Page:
After a few sections were designed, I used Marvel App to create a clickable prototype. We used this prototype to internally test the user flow between screens and our decisions made on the layout and hierarchy of information presented on each screen. I worked closely with Eric to define the interactions and behaviors of certain functional elements, and created more interactive prototypes in Principle to give the development team as reference.

Results and Closing Thoughts

The dual mode of the Sacramento Kings + Golden 1 Center App is the first of its kind. The design of the app accommodated a wide range of microservices that enable a fan to do things like buy parking or find seats in the venue with an interactive map I designed. Monthly user sessions of the app have increased 400% and dwell time has increased 80% YOY in 2016. We used what we'd created for the Kings app phone designs and translated it into iPad and Apple Watch experiences and launched those apps shortly after the mobile app went live.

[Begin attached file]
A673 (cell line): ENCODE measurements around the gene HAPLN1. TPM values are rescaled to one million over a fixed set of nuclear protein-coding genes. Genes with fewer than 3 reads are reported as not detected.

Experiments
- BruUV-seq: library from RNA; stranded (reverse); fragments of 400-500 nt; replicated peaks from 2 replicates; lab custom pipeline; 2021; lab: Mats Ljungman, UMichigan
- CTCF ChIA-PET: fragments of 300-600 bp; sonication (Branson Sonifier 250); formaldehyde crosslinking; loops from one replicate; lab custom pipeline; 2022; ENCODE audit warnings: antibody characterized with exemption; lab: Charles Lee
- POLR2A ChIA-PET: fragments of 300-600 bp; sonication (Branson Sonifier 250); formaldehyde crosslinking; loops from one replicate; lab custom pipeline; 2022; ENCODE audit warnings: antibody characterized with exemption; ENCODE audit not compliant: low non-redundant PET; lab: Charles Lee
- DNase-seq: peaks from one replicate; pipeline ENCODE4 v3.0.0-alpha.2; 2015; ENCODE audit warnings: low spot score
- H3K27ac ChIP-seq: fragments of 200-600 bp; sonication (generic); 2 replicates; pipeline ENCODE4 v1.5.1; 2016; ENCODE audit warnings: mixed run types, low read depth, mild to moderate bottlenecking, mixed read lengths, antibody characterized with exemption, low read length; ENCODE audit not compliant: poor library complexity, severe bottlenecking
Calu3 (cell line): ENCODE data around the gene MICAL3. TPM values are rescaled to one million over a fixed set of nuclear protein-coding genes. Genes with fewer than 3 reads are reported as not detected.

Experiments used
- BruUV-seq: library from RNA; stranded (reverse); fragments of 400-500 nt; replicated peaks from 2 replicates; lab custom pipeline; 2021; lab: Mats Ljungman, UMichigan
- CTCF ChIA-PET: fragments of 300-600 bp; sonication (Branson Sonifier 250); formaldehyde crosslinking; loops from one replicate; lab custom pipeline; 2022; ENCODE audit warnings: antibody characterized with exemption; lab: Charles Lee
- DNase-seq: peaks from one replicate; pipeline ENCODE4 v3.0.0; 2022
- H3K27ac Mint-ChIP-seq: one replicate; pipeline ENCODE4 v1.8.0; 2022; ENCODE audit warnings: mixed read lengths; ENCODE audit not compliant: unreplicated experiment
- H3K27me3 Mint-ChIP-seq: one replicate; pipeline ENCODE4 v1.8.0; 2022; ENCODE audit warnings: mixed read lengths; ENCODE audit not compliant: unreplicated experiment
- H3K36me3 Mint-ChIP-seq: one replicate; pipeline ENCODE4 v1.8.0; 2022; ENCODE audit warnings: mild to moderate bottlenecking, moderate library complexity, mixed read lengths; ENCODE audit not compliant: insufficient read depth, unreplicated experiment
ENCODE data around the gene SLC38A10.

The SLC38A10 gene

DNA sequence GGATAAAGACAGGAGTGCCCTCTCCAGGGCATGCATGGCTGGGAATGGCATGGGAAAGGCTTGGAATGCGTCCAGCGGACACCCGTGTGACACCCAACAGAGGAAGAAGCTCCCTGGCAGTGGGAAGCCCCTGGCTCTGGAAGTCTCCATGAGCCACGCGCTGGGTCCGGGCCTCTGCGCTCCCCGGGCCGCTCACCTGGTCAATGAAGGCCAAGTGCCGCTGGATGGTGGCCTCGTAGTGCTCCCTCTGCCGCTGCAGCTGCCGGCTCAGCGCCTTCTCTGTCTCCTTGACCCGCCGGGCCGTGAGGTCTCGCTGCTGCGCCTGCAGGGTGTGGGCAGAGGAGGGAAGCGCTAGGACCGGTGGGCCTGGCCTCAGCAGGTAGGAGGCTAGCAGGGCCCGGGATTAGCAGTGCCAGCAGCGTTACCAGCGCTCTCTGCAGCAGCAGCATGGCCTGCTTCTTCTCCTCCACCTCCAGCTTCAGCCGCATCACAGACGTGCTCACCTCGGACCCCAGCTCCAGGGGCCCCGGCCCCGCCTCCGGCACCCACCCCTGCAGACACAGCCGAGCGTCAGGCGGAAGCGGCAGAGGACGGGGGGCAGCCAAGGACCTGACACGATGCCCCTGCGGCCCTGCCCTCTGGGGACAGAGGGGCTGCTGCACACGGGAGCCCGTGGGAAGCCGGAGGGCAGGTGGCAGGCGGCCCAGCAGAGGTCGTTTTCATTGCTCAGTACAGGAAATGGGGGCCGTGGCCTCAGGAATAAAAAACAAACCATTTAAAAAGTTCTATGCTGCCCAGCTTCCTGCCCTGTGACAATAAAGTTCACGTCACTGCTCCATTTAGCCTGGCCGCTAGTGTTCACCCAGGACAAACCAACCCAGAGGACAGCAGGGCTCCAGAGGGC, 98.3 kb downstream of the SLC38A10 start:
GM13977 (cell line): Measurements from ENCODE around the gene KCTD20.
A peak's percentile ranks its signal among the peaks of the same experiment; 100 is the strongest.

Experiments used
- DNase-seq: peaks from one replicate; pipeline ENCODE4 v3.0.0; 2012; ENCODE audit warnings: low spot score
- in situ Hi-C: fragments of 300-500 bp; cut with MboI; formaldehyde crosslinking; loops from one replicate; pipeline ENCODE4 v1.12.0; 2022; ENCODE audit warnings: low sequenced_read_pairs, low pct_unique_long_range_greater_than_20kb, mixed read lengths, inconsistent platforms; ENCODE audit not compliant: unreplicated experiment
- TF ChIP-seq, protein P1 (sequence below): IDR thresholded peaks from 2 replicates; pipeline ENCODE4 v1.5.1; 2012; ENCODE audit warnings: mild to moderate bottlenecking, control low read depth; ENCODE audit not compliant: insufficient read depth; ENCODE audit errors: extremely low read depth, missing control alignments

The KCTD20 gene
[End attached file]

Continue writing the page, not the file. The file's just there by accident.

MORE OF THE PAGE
The app launched with a more than adequate amount of features, but we were unable to incorporate all the client requests due to time and budget constraints. Despite this, the app continues to be maintained and updated with new features by the Kings team, building off the foundation we've established.

About the author

Wilson is an experience designer who considers his skillsets rooted in user centered design, product development, and digital strategy. He has created many iterations of his UX portfolio but finds this current iteration the most “charming.”
Contrary to the perspective he employs in his writing on this site, he does not like to refer to himself in third-person, and never rarely has full conversations with himself.

Wilson is open to new career opportunities. Check him out on Linkedin.